You’ve also got to take into consideration that this watch will cost £179/$199. That, in our minds, lands right outside of the impulse-buy territory that the original Pebble very much hit. At £179, the Pebble Time is more expensive than a Moto 360, Sony Smartwatch 3 and a smattering of other Android Wear watches, and it’s arguably less fully featured and elegant than its rivals.
If there was one area where the Pebble fell even more behind its rivals, it was with its monochrome display. This was used to conserve battery, and while it was fine, it felt quite limiting as the device grew older.
For the Time, Pebble has finally decided to embrace colour. Though if you’re expecting an LCD or OLED panel packing tons of pixels, you’re going to be disappointed. Instead, Pebble has opted to stick with e-paper. This gives you a screen that lacks the sharpness and colour variety of the competition, but that consumes very little power and is always on. That last point is key, the Pebble Time’s display is constantly visible whether or not you’re looking directly at it. This makes it look more like a real watch than simply a computer strapped to your wrist.
Using e-paper should, in theory, also make the Pebble Time much better than other LCD smartwatches in direct sunlight. And yes, on the whole it is. It’s bright enough to see in daylight, though it suffers from poor viewing angles. Tilt it a little sideways when you’re outside and you’ll struggle to see anything.
Covering the display is 2.5D glass, giving it a slight curvature on the sides, which gives a good amount of protection from accidental scratches. In our time with the watch we haven’t seen any dings or scrapes appear, so hopefully it’ll end up being a tough, durable wearable.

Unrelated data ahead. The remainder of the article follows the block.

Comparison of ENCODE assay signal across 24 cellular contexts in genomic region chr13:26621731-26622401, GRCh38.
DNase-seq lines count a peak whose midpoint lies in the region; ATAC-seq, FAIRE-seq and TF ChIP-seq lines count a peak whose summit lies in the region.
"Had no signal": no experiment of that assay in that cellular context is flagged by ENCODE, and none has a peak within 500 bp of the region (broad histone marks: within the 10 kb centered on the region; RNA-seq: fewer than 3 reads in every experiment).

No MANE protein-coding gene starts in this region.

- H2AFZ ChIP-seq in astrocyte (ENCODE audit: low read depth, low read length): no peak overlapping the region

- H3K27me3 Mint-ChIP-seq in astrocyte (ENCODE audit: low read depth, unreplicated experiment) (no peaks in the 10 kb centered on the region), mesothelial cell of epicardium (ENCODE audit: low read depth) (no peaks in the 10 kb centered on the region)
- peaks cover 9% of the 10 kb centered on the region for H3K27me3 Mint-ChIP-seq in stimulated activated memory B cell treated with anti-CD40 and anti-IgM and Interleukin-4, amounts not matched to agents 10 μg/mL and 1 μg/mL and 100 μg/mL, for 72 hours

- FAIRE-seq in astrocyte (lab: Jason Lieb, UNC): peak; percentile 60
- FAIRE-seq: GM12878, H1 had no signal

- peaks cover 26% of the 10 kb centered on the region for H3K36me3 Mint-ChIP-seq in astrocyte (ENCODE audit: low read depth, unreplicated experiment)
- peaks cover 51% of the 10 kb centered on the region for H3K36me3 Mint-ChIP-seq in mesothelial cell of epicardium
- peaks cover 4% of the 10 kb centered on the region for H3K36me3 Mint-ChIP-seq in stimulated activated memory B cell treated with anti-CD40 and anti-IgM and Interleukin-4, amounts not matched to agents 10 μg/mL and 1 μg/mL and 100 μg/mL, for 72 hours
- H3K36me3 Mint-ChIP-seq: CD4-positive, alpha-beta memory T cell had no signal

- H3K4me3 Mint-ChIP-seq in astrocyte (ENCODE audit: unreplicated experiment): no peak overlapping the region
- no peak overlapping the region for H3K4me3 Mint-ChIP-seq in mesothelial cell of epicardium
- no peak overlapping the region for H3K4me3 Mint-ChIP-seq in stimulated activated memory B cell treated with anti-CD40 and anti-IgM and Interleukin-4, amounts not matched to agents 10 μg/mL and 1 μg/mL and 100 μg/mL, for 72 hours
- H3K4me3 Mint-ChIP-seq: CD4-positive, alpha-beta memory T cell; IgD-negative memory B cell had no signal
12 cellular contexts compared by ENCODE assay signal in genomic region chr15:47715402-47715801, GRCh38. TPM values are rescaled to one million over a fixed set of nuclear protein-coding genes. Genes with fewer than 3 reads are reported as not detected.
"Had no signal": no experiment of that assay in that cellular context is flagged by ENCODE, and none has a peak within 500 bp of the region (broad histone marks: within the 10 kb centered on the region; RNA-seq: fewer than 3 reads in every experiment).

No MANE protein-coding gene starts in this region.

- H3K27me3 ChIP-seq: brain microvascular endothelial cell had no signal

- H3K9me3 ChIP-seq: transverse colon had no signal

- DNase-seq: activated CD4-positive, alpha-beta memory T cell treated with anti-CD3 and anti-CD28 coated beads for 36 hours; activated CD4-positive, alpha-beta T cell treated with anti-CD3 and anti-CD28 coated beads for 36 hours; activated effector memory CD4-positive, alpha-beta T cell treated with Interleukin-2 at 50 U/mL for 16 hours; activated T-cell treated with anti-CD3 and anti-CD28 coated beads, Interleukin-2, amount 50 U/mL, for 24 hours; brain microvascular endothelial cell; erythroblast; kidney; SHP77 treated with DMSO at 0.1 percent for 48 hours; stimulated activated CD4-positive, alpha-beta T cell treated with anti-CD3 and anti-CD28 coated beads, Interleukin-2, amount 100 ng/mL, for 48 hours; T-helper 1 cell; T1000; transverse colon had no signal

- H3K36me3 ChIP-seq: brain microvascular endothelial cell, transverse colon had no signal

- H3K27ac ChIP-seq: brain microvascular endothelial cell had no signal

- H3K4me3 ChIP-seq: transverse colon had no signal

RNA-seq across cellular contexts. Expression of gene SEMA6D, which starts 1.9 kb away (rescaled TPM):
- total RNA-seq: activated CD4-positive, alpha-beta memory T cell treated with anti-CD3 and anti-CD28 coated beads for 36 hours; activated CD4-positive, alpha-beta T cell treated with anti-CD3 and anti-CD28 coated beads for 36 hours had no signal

SEE ALSO: Apple Watch review
Many of the features boasted by the Time have come straight from the previous Pebble, but they’ve been tweaked slightly to take advantage of that new colour display.
Music controls are a great smartwatch feature, and they’re done well on the Pebble Time. You can play, pause and switch tracks, and unlike on the previous version you don’t have to pre-select which music app you’re using. The only music app we’ve had trouble getting the watch to recognise is Audible, though that app has a tendency to be a buggy mess anyway.
Then, of course, you’ve got notifications. Smartwatches and notifications have gone hand in hand since the original Pebble and for many it’s the main reason for picking up one of these wearables. Aside from the issues we mentioned earlier, they work pretty much as expected here.
On Android you can dial down and filter the notifications that appear on your watch, whereas on iOS it’ll just beam everything through. That means your wrist probably won’t stop buzzing from the moment you wake up until the second you fall back to sleep again.
One area that Pebble seems to have shied away from is fitness. There are a couple of gym and step-tracking apps, but none of these are pre-loaded and they come from the likes of Jawbone and Misfit rather than Pebble itself. There is an accelerometer built in, which provides the step-tracking, but nothing more than that. The idea here is that developers will build the aforementioned ‘Smart Straps’ to integrate fitness features like a heart rate monitor.
Pebble hasn’t really added any revolutionary features this time around, which is somewhat of a shame. We’re not talking about bolting on a camera or anything like that, but there just isn’t really anything to make us stand and up take note.
It is waterproof though, up to 30 metres. That means you can go for a swim and have a shower without worrying about causing any damage. This is a pretty big deal, especially as the Apple Watch can't handle anything stronger then a downpour and the majority of Android Wear watches are IP58 rated, so you can only keep them on in the shower. Sony's Smartwatch 3 does have an IP68 rating, but even that can only manage being submerged in 1.5m of water. The Pebble Time is the clear winner here.